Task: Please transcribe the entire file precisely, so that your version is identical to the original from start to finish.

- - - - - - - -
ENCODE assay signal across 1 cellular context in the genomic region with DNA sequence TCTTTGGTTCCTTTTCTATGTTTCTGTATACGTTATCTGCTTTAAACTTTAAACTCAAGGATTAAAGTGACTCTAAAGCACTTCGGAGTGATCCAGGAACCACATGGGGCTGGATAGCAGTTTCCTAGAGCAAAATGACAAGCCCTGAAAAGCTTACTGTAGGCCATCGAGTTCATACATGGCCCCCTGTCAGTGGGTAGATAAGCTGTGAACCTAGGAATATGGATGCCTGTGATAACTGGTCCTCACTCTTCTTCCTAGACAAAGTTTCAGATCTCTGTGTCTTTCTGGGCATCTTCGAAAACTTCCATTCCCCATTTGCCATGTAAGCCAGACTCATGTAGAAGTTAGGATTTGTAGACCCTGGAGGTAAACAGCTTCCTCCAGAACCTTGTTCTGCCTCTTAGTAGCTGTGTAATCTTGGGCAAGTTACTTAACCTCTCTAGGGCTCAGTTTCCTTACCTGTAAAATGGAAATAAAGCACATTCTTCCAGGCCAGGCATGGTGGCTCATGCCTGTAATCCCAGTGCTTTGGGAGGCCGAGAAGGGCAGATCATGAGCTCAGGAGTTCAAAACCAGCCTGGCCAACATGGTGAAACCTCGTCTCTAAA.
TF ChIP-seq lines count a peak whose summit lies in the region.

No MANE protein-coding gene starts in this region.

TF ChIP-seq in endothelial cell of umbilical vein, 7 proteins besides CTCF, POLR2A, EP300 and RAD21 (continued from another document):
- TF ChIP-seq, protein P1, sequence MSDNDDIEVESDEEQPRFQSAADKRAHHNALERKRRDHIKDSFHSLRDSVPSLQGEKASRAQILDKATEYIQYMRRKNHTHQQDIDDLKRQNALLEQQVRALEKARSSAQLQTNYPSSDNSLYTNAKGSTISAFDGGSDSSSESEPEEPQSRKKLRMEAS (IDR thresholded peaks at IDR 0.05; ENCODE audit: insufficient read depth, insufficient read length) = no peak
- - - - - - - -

ENCODE assay signal across 1 cellular context in the genomic region with DNA sequence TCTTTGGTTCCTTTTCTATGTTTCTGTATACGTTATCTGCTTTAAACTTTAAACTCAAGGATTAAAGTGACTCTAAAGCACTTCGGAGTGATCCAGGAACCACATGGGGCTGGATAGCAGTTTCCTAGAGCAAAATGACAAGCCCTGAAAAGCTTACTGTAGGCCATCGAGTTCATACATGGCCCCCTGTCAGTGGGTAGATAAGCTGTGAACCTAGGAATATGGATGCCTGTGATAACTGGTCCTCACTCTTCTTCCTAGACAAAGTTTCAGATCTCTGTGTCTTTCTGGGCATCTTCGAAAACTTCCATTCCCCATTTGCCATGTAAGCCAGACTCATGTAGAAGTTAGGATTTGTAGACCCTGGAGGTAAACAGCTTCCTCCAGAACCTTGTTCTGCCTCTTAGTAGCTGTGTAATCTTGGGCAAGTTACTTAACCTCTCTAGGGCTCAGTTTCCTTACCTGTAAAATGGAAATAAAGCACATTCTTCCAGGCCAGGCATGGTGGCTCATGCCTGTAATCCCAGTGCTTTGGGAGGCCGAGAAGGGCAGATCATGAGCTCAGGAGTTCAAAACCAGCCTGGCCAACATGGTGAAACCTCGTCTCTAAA.
TF ChIP-seq lines count a peak whose summit lies in the region.

No MANE protein-coding gene starts in this region.

TF ChIP-seq in endothelial cell of umbilical vein, 7 proteins besides CTCF, POLR2A, EP300 and RAD21 (continued from another document):
- TF ChIP-seq, protein P1, sequence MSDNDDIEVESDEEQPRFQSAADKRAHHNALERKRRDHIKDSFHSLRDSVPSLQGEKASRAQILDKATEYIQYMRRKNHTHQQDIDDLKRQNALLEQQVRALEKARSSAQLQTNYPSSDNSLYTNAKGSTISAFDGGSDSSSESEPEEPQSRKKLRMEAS (IDR thresholded peaks at IDR 0.05; ENCODE audit: insufficient read depth, insufficient read length) = no peak